"I find it very difficult to believe the brazenness of how they entered the school," Police Detective Inspector Jim Stewart said. Such school violence is rare in Australia.
The teens, between the ages of 14 and 16, were arrested and will appear in court Tuesday to face more than 100 charges, police said. They have been charged with offenses including assault and malicious damage and could face up to seven years in prison if convicted.
Police refused to say whether the teens were students at the school.
A 43-year-old teacher was treated at a hospital after being hit on the head with a bat when he tried to stop the attackers, and 18 students were treated for cuts from broken glass and other minor injuries, Stewart said.
Two of those students -- a 13-year-old boy and a 14-year-old girl -- were taken to a hospital for further treatment, police said. No one was seriously injured, Stewart said.
Some students reported the gang was armed with two machetes.
"We were having an assembly and a bunch of guys walked in with some machetes and baseball bats and they said they were looking for some kid," an unnamed male student told Ten Network television news.
"Teachers made an announcement; they rushed us all into the class rooms, locked us in," he added.
Another student said children panicked in the classrooms and hid under tables and desks as teachers barricaded doors.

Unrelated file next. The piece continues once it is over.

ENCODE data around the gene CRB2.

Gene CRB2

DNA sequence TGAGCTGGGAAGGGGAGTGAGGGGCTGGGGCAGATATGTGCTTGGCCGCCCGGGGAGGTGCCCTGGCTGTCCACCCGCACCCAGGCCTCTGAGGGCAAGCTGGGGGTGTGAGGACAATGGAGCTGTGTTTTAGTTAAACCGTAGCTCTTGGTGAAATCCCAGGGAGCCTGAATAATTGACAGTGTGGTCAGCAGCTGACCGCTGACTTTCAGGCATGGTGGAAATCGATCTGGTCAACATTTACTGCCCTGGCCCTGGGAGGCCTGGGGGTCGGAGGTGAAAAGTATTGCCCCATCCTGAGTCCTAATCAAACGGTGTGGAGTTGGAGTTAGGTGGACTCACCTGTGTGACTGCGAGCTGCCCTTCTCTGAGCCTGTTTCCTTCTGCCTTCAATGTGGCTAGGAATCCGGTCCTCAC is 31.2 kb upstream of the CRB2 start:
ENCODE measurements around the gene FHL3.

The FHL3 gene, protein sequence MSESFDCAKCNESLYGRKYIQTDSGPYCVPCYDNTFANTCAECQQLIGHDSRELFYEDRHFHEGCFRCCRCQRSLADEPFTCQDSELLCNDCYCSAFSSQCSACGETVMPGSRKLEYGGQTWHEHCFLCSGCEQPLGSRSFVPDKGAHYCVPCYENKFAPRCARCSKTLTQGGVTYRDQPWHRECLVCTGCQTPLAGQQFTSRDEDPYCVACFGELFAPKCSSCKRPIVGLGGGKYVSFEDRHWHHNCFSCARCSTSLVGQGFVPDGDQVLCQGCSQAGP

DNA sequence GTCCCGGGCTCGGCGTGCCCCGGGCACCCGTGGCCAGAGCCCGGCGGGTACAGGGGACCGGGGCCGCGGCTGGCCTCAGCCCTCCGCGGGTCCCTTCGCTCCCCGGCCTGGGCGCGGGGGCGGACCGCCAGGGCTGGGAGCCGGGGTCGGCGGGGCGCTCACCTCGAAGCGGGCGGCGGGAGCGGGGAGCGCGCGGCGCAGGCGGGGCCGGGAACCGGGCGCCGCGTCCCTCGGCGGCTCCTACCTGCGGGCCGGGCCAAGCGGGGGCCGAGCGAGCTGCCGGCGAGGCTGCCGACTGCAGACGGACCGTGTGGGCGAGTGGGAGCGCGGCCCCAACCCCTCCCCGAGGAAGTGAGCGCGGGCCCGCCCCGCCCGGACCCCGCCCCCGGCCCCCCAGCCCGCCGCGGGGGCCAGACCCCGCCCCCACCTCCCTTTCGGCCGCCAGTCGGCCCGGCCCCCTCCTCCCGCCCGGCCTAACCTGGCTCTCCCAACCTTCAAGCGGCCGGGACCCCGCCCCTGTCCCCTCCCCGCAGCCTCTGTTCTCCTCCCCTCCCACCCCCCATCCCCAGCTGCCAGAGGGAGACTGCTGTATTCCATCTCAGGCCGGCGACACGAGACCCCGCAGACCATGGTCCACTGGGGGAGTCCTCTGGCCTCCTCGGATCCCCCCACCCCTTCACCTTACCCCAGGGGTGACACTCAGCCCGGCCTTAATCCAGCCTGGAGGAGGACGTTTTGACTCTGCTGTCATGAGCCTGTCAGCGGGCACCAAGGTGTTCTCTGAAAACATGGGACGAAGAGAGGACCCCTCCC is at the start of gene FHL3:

Worried parents rushed to the school as students flooded the airwaves with mobile phone calls and news of the attack was broadcast.
A mother told Ten that "children were passing out -- fainting because they couldn't breathe for panicking."
Stewart said the attackers defied teachers who tried to stop them, but did not challenge police when they arrived, and surrendered their weapons without a struggle. The raid lasted just six minutes, the Education Department in New South Wales state said.
Education Department regional director Tom Urry apologized to the concerned parents who had to wait at the school gates for hours before seeing their children.
"It is a very confusing situation," Urry told Australian Broadcasting Corp. radio.
"Once the police are on site, it's a crime scene, so it's a combination of two departments trying to make sure that when we do release students, we actually release them to people who are their parents," he added.